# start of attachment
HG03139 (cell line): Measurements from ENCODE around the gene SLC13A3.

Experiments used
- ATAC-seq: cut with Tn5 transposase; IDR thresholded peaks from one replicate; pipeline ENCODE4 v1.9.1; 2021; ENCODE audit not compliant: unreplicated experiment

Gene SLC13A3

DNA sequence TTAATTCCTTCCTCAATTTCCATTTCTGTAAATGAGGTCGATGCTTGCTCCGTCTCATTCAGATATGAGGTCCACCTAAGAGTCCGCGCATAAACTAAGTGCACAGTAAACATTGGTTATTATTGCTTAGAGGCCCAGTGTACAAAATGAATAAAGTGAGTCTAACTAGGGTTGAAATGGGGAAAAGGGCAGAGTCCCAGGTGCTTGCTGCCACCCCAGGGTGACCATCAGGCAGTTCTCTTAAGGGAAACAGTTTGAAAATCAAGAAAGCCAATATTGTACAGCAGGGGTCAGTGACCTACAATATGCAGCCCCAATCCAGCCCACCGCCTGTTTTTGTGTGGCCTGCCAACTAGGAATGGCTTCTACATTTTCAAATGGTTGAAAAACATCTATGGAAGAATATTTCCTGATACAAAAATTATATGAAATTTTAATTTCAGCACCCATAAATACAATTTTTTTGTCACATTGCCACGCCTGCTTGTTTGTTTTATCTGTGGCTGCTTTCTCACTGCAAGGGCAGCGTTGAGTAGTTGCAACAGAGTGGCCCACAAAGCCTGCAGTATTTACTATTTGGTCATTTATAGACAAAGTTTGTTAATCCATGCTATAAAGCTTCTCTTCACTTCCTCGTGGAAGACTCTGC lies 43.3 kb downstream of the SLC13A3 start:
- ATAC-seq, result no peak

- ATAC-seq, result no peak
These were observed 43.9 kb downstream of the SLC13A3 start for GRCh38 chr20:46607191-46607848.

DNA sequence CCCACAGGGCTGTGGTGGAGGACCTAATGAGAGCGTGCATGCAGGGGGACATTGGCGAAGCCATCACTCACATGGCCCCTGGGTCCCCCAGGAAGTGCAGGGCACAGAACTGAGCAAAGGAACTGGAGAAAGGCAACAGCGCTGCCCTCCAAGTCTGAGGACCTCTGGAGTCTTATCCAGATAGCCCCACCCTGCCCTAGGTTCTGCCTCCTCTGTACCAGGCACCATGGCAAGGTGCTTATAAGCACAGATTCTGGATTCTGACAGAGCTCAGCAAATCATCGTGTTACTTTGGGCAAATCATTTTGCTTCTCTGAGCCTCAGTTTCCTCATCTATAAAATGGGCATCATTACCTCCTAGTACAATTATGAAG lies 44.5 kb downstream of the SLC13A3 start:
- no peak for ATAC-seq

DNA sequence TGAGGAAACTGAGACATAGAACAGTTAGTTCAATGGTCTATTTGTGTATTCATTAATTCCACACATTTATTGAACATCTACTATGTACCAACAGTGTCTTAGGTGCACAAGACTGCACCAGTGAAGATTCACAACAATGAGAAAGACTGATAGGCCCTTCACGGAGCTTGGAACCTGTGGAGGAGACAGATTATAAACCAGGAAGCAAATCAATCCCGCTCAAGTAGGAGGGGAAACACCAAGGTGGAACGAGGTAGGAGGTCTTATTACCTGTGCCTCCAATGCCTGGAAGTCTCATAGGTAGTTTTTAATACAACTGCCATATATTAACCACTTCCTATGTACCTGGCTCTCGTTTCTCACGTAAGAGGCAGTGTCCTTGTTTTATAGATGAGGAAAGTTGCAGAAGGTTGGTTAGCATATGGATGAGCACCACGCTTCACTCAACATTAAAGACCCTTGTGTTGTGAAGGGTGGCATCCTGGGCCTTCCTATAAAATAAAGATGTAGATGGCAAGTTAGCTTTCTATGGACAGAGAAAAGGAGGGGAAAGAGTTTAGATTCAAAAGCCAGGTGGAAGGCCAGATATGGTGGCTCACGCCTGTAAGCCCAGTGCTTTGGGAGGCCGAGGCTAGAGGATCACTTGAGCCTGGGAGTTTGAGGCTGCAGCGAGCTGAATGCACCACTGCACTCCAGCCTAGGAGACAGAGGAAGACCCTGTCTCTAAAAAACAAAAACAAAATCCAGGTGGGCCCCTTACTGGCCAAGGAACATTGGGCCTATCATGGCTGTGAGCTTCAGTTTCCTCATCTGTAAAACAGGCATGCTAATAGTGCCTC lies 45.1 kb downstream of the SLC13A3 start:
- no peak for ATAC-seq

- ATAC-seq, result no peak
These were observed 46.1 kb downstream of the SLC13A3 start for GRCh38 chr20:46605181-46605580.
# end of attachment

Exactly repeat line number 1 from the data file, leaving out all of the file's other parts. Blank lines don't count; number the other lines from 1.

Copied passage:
HG03139 (cell line): Measurements from ENCODE around the gene SLC13A3.